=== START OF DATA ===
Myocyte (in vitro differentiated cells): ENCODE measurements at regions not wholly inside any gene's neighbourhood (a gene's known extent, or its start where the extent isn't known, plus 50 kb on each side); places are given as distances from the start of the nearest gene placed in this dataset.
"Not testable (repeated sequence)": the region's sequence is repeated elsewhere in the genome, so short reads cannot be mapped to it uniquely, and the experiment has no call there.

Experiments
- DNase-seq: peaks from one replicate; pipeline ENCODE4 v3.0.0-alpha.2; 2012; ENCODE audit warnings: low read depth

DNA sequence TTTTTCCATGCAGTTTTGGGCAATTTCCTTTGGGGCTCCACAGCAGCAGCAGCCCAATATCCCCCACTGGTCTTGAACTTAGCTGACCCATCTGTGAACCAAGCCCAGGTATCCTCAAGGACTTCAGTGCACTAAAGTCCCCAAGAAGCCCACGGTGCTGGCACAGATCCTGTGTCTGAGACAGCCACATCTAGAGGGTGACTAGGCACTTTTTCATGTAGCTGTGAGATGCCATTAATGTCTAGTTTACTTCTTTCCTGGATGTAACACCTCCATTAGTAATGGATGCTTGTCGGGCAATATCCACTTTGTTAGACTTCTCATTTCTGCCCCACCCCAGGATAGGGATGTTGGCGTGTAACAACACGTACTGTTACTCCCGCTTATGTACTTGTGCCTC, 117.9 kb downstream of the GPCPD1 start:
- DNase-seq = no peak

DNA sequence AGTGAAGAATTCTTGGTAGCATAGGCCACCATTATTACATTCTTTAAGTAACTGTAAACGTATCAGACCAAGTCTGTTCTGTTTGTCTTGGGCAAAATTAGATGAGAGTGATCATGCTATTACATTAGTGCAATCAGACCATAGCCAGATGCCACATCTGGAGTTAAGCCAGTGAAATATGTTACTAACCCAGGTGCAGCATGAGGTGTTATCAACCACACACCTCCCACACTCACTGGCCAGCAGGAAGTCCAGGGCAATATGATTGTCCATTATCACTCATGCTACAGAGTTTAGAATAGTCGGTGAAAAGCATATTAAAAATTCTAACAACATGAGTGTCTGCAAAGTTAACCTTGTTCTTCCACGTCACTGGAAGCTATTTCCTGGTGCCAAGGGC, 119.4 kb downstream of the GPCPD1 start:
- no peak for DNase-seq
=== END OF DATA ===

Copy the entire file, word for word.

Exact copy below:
Myocyte (in vitro differentiated cells): ENCODE measurements at regions not wholly inside any gene's neighbourhood (a gene's known extent, or its start where the extent isn't known, plus 50 kb on each side); places are given as distances from the start of the nearest gene placed in this dataset.
"Not testable (repeated sequence)": the region's sequence is repeated elsewhere in the genome, so short reads cannot be mapped to it uniquely, and the experiment has no call there.

Experiments
- DNase-seq: peaks from one replicate; pipeline ENCODE4 v3.0.0-alpha.2; 2012; ENCODE audit warnings: low read depth

DNA sequence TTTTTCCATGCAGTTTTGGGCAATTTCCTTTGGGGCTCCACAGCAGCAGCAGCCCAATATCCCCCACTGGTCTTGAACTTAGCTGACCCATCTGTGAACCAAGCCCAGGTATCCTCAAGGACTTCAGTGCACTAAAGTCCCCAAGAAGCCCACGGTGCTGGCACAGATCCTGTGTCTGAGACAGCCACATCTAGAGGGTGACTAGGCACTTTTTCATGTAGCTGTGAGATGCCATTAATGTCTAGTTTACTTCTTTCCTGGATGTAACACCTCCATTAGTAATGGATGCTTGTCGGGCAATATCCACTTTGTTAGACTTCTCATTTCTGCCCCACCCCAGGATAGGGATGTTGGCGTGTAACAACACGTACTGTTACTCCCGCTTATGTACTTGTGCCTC, 117.9 kb downstream of the GPCPD1 start:
- DNase-seq = no peak

DNA sequence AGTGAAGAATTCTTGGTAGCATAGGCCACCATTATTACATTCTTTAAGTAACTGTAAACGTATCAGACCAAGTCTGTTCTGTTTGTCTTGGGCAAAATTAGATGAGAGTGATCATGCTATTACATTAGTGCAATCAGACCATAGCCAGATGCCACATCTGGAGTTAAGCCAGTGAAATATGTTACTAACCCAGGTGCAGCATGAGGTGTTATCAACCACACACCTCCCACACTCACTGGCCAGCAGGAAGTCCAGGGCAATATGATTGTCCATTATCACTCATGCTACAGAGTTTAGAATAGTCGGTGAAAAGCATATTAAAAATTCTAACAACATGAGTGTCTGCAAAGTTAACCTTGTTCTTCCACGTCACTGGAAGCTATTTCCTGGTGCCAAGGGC, 119.4 kb downstream of the GPCPD1 start:
- no peak for DNase-seq